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Fish & Chips
Abigail Roux, Madeleine Urban
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Where You Hurt the Most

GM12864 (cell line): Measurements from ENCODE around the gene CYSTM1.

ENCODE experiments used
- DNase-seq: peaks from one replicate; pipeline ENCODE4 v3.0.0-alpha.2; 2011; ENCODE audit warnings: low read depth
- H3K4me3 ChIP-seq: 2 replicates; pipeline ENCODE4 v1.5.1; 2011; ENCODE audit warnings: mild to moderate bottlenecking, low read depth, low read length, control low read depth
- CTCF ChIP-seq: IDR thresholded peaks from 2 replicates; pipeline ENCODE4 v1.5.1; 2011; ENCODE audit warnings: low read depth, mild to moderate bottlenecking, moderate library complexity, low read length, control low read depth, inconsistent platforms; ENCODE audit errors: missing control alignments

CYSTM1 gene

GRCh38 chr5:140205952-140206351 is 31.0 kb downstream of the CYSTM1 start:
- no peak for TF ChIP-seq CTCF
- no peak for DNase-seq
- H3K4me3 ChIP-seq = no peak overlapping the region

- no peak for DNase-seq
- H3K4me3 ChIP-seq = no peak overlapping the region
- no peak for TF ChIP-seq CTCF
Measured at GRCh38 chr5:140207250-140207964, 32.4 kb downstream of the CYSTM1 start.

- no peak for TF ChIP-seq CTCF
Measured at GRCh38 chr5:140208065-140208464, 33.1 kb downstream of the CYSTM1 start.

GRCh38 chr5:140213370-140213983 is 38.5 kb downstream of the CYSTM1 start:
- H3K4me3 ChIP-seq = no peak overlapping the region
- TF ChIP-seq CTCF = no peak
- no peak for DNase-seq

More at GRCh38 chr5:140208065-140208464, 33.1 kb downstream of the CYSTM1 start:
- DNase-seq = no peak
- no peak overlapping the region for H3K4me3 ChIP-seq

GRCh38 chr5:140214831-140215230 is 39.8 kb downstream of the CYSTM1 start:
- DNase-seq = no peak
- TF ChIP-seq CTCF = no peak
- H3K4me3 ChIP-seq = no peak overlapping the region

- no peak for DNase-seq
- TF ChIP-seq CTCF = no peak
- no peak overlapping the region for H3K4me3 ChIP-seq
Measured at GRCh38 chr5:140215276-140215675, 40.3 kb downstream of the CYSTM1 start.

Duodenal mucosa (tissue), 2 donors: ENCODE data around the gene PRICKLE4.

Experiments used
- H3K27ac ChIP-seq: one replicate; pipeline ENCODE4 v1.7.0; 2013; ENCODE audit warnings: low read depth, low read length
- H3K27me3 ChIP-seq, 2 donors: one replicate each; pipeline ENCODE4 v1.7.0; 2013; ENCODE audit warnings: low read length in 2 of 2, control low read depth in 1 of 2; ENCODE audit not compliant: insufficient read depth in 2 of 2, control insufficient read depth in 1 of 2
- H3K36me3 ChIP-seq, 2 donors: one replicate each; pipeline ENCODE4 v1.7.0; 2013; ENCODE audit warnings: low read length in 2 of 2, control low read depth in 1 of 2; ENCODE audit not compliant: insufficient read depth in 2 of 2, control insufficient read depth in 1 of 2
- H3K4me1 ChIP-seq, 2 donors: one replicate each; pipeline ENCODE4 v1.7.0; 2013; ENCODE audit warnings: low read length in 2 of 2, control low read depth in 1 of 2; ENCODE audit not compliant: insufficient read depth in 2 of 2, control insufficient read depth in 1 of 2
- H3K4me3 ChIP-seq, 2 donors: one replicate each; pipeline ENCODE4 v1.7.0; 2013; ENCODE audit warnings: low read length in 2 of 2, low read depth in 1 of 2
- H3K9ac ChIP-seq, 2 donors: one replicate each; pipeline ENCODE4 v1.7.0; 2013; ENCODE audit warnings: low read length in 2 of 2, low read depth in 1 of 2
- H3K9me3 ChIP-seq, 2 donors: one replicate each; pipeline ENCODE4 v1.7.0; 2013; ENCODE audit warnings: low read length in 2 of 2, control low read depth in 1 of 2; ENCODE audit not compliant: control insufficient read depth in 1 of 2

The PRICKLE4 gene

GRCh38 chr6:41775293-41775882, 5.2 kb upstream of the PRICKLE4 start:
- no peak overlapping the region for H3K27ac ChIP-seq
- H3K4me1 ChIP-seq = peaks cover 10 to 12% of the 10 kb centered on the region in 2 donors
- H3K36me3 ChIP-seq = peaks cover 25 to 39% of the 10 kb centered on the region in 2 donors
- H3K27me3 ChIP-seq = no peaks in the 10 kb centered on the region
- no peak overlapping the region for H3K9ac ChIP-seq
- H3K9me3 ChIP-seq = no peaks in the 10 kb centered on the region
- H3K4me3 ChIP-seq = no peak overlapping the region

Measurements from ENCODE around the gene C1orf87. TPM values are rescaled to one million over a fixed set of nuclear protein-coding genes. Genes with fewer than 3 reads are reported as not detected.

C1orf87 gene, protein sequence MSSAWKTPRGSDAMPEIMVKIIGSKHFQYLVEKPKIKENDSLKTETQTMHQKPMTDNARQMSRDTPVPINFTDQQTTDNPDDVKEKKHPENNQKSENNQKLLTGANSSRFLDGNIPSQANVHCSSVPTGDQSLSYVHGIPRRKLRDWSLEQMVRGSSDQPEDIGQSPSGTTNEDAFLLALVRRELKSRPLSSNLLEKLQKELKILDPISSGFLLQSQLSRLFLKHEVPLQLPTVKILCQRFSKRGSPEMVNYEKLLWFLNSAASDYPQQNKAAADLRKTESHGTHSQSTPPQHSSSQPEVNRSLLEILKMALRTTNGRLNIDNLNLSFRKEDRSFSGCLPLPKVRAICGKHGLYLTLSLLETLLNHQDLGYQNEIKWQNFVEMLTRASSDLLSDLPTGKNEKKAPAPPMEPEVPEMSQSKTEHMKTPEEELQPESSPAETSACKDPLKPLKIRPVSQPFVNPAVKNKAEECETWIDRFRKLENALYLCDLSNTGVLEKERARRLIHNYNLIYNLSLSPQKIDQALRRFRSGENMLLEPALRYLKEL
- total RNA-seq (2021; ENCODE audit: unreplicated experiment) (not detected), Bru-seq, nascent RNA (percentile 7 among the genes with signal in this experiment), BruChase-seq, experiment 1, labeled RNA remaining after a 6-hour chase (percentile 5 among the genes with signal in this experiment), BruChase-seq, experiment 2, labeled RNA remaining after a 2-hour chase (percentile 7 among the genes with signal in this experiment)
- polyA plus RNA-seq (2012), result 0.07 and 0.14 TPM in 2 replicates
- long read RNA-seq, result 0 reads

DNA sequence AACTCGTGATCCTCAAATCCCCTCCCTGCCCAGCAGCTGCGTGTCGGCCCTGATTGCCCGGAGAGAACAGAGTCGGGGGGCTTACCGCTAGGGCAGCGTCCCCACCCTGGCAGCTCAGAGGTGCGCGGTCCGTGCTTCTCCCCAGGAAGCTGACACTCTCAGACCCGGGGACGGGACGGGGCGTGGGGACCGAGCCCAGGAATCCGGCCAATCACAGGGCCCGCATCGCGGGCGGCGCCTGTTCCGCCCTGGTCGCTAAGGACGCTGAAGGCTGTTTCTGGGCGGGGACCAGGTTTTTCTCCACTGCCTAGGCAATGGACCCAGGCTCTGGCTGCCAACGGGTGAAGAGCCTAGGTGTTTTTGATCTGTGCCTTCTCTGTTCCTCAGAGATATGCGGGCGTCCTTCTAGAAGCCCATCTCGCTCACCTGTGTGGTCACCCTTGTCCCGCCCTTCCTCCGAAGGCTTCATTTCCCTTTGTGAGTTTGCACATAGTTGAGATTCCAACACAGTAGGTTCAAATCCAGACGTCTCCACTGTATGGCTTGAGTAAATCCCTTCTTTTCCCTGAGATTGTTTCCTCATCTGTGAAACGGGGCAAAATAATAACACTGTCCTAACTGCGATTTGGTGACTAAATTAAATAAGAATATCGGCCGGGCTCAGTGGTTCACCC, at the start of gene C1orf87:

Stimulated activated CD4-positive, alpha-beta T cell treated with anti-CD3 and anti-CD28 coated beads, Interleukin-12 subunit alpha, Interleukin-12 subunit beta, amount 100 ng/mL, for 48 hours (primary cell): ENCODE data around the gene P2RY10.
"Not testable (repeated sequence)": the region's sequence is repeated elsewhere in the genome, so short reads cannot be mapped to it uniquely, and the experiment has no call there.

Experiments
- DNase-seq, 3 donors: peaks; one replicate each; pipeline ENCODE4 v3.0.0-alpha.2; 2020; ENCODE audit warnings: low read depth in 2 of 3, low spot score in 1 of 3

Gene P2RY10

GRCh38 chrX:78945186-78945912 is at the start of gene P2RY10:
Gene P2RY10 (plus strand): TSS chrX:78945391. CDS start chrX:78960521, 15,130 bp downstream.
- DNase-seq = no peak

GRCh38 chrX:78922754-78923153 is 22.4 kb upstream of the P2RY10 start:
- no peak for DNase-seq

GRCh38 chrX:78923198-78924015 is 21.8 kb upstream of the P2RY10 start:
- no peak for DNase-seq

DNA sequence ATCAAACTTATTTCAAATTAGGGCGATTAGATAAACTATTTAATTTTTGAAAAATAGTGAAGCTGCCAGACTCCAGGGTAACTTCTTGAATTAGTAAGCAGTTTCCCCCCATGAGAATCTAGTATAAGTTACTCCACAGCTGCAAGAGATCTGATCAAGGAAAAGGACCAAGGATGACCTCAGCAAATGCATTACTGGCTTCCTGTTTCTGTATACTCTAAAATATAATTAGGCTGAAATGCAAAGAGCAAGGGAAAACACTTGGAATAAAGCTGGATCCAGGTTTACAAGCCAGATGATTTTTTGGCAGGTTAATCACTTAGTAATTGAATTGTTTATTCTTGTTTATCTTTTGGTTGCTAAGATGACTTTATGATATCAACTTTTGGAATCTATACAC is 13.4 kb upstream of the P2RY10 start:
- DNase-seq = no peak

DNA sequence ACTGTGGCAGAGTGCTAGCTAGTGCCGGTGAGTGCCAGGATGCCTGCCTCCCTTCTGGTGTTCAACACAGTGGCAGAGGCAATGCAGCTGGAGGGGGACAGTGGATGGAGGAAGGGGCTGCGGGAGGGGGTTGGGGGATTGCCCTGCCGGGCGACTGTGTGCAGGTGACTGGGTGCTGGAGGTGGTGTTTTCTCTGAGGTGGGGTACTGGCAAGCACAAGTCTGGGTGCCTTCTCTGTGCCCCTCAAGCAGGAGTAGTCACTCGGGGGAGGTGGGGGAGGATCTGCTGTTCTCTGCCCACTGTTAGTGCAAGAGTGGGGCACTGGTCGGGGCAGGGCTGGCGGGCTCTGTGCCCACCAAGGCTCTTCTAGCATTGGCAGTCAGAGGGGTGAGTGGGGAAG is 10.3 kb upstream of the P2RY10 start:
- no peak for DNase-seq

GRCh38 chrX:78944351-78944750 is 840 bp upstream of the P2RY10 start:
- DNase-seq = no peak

Where You Hurt the Most - Anne Brooke 4.5 starsReview Summary: A surprisingly satisfying, almost magical, short story.Review: The title of this story perplexed me until I read it and discovered how perfectly it fits. Where you hurt the most is, naturally, the point at which you’re most vulnerable. Sharing your deepest vulnerabilities with someone is one of the biggest risks you can take, but the potential payoff is correspondingly rewarding. When you let someone know where you hurt most and they respond with support, caring, understanding, magical things can happen. Things like a believable HEA even if they didn’t spend much time together. Despite how it may sound, this wasn’t insta-love. It was… I hate to use the word again, but it really was magical. Almost like a real-life fairy tale (well, except that it was fiction. But that’s a minor detail. It was believable).I think the believability factor was helped a lot by the fact that Adrian was so clear it wasn’t love. He’d fancied himself in love with clients before and had learned better. It couldn’t be love. But it was something… special. Something real. Something that could become love if given the opportunity. The question is: does he give it the opportunity, when doing so means destroying a satisfactory status quo?Status quo for Adrian is a life he clearly enjoys as an escort, meeting interesting people and visiting nice places. There are hints of pain in his past, but he has clearly moved on from whatever it was to create a satisfying life for himself. Dan had apparently had a great life, until his face was badly scarred in a freak accident and required multiple surgeries. So when they meet, Dan is obviously the wounded one and Adrian’s role is clearly to help him. And it works, but a funny thing happens: Dan touches that core of vulnerability Adrian has buried so deeply he hardly notices it. That touch turns out to be a catalyst for change.There’s a wonderful scene in which Adrian is offered the possibility to ignore the change, to go back to the way things have always been. That would clearly be the “safe” option, and it’s understandably appealing. But he chooses to embrace the change and all the risk associated with it. Because this is a romance, I’m not spoiling anything to tell you that his risk pays off and he gets his HEA. A HEA that is possible because of the changes each man has made in himself and his life as a result of meeting the other.I read relatively few short stories because they usually leave me wanting. It’s a rare author who can tell a complete and satisfying story in just a few pages. Anne Brooke is one of those authors. This story was deeply moving, rather sexy, and incredibly satisfying, despite being a mere 44 pages. There’s a surprising amount of characterization and background packed into few words.In summary: “Everything you’ve ever wanted in a [book]. And less. Tastes great, less filling!”This review was originally posted at Reviews by Jessewave